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Secondary Surgery in Patients With Serous Low Malignant Potential Ovarian Tumors With Peritoneal Implants
  1. Aminata Kane, MD*,
  2. Catherine Uzan, MD, PhD*,
  3. Annie Rey, Statistician,
  4. Sebastien Gouy, MD*,
  5. Pierre Duvillard, MD and
  6. Philippe Morice, MD, PhD*,§
  1. *Departments of Gynecologic Surgery,
  2. Departments of Biostatistics,
  3. Departments of Pathology, Institut Gustave Roussy, Villejuif, France; and
  4. §Departments of University Paris Sud and Institut Roussy, Villejuif, France.
  1. Address correspondence and reprint requests to Catherine Uzan, Institut Gustave Roussy, 39 rue Camille Desmoulins, 94805 Villejuif, France. E-mail: catherine.uzan{at}


Objective: To determine the impact of secondary surgery in patients treated for a serous low malignant potential ovarian tumor (LMPOT) and peritoneal implants.

Methods: A retrospective review of patients with a serous LMPOT and peritoneal implants treated in or referred to our institution. The characteristics of patients who had undergone surgery were compared with those who had not. We analyzed the clinical impact of this procedure.

Results: From 1969 to 2006, 171 patients were reviewed. Secondary surgery was defined as classic second-look surgery (residual disease at the time of initial surgery, a different histological analysis between the initial and definitive diagnosis) and surgery for abnormal radiological findings during follow-up. Fifty-seven patients had undergone secondary surgery (which was positive in 16 of them). The percentages of patients with residual disease and invasive implants at the time of initial management who had received adjuvant therapy were higher among subjects who had undergone secondary surgery. The recurrence-free interval between patients in whom secondary surgery was negative and in patients who had not undergone a secondary procedure was statistically different. Four factors were predictive of recurrent disease: the use of conservative surgery, the use of laparoscopic surgery, the presence of residual disease at the end of surgery, and positive secondary surgery.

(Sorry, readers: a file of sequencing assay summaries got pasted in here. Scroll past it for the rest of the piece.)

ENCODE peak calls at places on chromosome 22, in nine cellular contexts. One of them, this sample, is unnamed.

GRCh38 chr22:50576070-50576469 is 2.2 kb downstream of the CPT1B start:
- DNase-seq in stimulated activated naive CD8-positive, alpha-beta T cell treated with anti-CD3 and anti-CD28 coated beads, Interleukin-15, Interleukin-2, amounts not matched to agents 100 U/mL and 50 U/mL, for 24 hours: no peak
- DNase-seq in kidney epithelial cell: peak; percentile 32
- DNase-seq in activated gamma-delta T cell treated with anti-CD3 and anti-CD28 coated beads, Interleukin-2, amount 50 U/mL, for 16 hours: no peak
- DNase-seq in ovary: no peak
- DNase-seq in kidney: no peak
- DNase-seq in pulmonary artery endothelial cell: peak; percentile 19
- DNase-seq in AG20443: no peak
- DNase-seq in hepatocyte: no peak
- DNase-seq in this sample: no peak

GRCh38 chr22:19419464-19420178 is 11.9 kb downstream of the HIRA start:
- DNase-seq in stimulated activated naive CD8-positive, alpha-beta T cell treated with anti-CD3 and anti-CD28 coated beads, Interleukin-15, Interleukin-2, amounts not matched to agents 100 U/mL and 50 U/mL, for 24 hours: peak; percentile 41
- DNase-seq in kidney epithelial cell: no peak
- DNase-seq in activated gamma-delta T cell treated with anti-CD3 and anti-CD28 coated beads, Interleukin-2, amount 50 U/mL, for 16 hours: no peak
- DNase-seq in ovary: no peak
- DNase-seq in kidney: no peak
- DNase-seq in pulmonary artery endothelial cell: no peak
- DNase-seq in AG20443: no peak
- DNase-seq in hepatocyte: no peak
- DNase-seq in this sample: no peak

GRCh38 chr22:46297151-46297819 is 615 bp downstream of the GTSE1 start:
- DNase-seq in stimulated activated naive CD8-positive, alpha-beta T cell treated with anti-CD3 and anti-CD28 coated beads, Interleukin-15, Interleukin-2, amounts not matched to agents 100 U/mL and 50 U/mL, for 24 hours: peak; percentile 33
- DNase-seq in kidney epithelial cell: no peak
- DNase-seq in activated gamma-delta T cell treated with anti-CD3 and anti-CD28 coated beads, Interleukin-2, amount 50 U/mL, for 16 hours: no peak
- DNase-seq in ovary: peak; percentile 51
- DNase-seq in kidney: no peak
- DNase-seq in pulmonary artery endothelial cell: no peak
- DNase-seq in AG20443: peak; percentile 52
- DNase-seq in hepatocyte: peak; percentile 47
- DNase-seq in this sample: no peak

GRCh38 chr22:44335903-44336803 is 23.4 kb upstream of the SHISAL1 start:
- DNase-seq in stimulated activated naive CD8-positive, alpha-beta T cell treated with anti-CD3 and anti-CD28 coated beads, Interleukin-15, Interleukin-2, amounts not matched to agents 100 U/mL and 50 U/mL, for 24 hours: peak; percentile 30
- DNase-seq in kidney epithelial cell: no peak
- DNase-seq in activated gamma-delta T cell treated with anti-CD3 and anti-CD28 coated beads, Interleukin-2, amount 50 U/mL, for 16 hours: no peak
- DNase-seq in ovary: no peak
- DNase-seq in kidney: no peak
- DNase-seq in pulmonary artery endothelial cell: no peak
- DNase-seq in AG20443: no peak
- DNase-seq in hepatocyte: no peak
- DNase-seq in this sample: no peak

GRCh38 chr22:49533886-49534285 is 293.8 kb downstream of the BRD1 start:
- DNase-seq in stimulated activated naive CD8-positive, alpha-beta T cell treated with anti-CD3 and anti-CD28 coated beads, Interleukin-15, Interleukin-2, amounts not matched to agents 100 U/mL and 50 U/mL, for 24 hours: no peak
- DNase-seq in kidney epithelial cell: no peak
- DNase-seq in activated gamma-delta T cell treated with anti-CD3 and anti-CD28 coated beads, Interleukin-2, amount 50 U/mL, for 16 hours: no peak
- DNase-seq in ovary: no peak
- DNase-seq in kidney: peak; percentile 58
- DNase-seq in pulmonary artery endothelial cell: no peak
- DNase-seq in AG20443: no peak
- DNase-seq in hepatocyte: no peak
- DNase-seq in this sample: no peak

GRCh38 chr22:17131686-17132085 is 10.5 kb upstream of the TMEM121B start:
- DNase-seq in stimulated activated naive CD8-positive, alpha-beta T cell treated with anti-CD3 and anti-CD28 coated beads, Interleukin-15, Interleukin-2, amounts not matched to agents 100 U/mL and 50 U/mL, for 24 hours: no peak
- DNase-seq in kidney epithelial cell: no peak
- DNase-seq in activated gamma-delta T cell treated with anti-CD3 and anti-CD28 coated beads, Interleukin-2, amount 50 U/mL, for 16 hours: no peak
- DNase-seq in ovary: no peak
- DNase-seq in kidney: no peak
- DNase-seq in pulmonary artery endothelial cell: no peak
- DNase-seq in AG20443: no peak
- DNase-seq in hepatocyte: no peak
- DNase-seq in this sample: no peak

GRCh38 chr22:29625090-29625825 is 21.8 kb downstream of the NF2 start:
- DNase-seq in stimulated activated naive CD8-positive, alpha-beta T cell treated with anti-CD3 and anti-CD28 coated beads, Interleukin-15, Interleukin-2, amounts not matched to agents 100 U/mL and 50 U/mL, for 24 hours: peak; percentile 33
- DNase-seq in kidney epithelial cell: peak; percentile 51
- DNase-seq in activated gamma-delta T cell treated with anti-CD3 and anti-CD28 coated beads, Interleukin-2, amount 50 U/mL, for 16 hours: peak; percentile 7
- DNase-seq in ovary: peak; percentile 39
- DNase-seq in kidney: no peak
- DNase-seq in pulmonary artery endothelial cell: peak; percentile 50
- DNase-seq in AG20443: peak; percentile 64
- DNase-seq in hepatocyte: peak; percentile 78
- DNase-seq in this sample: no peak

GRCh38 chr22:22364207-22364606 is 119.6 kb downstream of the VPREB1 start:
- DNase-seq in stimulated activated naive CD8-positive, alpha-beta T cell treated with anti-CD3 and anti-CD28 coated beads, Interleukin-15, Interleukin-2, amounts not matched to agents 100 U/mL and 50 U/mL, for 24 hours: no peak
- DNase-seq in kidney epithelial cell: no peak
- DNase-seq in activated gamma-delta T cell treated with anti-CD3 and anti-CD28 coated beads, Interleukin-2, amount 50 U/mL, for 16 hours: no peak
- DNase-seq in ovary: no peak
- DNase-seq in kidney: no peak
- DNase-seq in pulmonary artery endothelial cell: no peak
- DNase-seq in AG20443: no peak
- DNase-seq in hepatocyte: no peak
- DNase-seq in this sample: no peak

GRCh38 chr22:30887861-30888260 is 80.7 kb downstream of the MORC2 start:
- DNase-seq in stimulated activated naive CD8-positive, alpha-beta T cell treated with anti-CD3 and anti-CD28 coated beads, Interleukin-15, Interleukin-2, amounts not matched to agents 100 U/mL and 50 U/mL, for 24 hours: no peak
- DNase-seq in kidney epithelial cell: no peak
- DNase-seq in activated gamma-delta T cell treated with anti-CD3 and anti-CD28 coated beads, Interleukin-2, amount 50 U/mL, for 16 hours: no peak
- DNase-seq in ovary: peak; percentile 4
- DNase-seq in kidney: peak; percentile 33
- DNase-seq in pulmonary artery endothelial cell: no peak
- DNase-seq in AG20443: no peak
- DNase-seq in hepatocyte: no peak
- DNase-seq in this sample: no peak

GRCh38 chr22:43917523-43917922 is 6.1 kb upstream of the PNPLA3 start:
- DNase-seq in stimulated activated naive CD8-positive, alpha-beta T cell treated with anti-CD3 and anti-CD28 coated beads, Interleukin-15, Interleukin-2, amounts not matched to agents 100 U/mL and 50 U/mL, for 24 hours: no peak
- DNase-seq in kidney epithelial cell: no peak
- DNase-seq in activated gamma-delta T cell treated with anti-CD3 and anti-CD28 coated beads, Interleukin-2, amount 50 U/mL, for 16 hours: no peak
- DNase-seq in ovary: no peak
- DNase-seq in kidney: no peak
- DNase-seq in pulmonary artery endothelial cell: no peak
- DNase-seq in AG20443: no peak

Conclusions: Secondary surgery seems to reduce the risk of recurrence in patients with serous LMPOT and peritoneal implants. Patients with residual disease are probably those likely to benefit from such surgery. Further studies are needed to confirm these preliminary results.

  • Borderline tumor
  • Ovary
  • Invasive implants
  • Peritoneal implants
  • Residual disease
  • Second-look surgery

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